What is the “Divine” in Buddhism ?


The word ‘divine’ is understood to refer to: ‘that which is sacred’,

i.e. to the “most valuable and most respect-worthy” quality or phenomenon.  In Buddhism, it is Life of the Universe that is regarded as the divine.  The word “Myo” signifies this divine nature of Life as being : a “wonder beyond explanation”.   “Myo”  also signifies the capacity to revive and create all forms of living beings, which are both mental and physical, body and mind.


In nonBuddhist teachings, the concept of the “divine” is attributed to the spiritual aspect only - which is separate from the physical aspect.  The implication of this dualistic view is that God, the spiritual aspect, is divine, and superior to the physical aspect.  Through this belief many people think that the body is sinful, while the spirit is pure.


Obviously, if the nature of divinity and holiness is attributed to the spiritual aspect only, then this can lead to the understanding that the physical aspect lacks divinity.  Excluding the material body from being sacred, or even from being worthy - is a result of separation between the body and mind, the material and spiritual.


Buddhism teaches the inseparability of the spiritual and the physical aspects of life, and for this reason the discussion about ‘what is divine’ - takes a different perspective than the concept of divine in Abrahamic religions, which is focused on the concept of ‘God’. 


Buddhism views ‘Life’ - which integrates the physical and spiritual aspects of the individual - as the most valuable in existence.  Nichiren regarded ‘Life’ as being beyond any measure of valuation:


        “nothing is more precious than life itself”. WND1 p 301


Emphasising the holiness and sanctity of life, Nichiren equates one’s value of life - as equivalent in worth with the value of the Universe:


        “One day of Life is more valuable than all the treasures of the major world system….

        A single life is worth more than the major world system” WND1 p 955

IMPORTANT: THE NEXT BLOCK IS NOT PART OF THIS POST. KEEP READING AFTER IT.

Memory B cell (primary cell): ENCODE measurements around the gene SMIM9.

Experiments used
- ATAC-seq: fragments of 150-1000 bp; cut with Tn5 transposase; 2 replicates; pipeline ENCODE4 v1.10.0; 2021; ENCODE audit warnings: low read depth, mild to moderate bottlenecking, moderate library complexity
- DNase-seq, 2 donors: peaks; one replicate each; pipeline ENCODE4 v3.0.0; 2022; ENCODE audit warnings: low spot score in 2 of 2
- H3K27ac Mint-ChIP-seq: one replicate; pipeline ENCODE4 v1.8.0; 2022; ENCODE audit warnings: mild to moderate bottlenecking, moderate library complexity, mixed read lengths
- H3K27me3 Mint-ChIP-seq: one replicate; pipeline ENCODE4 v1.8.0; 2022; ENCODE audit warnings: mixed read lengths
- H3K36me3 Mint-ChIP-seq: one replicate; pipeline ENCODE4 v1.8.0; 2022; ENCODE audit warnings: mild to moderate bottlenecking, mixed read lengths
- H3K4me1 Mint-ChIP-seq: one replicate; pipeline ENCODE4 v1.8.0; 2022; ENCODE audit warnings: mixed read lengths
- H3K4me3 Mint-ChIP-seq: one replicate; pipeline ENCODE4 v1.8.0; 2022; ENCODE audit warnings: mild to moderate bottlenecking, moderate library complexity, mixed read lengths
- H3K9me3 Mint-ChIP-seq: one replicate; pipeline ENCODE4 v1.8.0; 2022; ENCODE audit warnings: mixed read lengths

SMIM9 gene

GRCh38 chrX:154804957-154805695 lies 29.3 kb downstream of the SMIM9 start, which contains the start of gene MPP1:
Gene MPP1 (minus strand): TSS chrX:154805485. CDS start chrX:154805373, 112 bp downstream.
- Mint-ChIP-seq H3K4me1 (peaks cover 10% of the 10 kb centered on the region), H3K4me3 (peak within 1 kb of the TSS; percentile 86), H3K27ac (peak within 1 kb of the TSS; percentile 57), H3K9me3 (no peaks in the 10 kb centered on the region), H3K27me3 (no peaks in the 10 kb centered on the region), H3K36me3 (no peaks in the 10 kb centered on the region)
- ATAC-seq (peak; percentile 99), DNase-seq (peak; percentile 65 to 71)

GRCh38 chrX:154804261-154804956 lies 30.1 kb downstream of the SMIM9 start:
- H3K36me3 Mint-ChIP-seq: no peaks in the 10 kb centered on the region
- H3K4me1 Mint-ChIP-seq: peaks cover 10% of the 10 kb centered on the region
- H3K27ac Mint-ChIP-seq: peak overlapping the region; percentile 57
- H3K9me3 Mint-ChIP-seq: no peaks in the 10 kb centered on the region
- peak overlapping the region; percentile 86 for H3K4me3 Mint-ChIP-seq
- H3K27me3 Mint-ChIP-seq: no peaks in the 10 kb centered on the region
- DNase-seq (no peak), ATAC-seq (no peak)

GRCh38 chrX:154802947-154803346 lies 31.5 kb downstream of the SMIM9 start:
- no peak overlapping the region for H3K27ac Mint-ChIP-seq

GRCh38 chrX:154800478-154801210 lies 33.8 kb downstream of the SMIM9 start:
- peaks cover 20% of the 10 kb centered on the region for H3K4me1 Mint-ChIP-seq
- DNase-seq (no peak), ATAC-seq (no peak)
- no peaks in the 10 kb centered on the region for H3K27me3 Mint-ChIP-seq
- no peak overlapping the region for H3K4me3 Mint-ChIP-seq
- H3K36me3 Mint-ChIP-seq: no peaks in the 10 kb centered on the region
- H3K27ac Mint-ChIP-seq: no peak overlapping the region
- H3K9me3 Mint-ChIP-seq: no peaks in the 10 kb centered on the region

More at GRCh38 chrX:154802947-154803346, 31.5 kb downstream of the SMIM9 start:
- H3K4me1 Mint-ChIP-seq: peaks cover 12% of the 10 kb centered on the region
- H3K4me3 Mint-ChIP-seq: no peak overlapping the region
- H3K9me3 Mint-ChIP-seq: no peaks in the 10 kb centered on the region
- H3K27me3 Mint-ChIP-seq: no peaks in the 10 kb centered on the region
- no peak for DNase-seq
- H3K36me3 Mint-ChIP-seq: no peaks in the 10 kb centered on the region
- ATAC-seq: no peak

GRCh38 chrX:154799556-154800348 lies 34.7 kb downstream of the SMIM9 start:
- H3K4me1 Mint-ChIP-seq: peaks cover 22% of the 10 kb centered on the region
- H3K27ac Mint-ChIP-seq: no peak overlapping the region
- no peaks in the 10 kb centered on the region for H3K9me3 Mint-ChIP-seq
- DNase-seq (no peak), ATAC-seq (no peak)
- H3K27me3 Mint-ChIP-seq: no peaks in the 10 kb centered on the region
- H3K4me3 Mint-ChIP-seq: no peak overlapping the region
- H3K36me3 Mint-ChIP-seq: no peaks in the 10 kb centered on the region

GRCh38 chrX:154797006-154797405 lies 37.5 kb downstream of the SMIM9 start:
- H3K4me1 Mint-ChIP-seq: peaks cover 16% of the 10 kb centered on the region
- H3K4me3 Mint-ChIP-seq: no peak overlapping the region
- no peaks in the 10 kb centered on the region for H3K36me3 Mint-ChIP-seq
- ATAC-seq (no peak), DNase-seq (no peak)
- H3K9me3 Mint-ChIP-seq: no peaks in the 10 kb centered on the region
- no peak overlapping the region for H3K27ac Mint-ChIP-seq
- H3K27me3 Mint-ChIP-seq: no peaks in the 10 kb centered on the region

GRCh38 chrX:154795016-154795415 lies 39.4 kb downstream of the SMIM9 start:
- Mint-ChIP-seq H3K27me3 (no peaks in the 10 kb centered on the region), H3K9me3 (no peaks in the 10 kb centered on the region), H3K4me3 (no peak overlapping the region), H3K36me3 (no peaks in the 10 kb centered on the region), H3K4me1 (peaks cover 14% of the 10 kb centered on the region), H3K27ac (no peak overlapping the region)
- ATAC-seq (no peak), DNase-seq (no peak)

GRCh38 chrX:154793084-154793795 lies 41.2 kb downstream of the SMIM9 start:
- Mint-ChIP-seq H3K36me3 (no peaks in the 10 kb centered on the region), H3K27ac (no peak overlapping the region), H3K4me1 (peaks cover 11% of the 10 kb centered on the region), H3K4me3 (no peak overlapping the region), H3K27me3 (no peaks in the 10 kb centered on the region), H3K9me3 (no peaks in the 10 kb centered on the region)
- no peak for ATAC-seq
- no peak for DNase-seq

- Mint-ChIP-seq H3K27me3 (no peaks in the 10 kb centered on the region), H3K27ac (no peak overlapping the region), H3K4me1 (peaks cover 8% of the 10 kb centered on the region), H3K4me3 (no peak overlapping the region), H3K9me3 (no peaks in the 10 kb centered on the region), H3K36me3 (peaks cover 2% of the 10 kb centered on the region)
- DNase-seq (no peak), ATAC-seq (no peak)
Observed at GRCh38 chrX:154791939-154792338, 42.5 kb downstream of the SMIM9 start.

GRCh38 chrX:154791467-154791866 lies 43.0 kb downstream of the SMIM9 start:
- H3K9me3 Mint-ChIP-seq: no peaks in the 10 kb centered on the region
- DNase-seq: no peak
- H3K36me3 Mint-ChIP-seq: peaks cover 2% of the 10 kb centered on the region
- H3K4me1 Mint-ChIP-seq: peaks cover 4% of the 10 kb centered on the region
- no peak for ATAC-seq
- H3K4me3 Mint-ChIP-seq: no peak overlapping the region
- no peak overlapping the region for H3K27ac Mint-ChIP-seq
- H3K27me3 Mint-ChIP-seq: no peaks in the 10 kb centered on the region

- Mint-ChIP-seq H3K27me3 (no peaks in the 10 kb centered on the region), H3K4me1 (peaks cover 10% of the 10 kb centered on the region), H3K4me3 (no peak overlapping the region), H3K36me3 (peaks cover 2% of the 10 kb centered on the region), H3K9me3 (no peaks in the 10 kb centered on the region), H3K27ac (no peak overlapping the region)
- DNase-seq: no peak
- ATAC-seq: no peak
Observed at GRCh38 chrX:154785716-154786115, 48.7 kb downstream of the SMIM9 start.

Accepting the worth of one’s life leads to valuing also the life of others as being respect-worthy and by extension - also valuing the environment that supports life, i.e. the universe.

This non-dualistic approach brings into focus the sanctity and divinity of all expressions of life, self and others, because all expressions of life are mutually interconnected. 


The most fundamental object of respect

While all forms of life are valuable, the life of enlightened human being is obviously more capable of bringing benefit, security and happiness to others and to the environment around it.

In terms of ‘creating benefit to humanity and the environment’, a life manifesting wisdom, compassion and courage is an expression of the highest qualities in existence.  Wisdom, compassion and action - for the benefit of others - constitute the three enlightened properties of Buddhahood.


Although various schools of Buddhism treasure the “Life of Buddhahood” as the highest manifestation of life’s existence, the implication of the word ‘Buddha’ was obscured by abstract associations and exaggerated features (making the ‘Life of Buddha’ beyond the reach of ordinary people).


Realising this, Nichiren established a comprehensible and realistic manifestation of “Life of Buddhahood” in form of a mandala: the Gohonzon.  The Gohonzon (or: the essence of Cosmic Life that should be fundamentally respected) is a mandala, which acts as a mental mirror reflecting the power of Buddhanature within the individual.  The life of Buddhahood, existing in each living being, is the most worthy of respect, bringing benefit of wisdom and compassion.

Treasuring the Gohonzon (the Life of Buddhahood) leads to revealing one’s Buddhanature.  Nichiren emphasised the necessity to reveal the Gohonzon “The supreme object of devotion” from within own life, which elevates the life of the individual to be regarded as the divine: “never seek this Gohonzon outside yourself”.


The belief that one’s own life is the domain of the highest value, or the divine, leads to the awareness that the life of others also is the domain of the highest value, or the divine.


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Author: Safwan Darshams  


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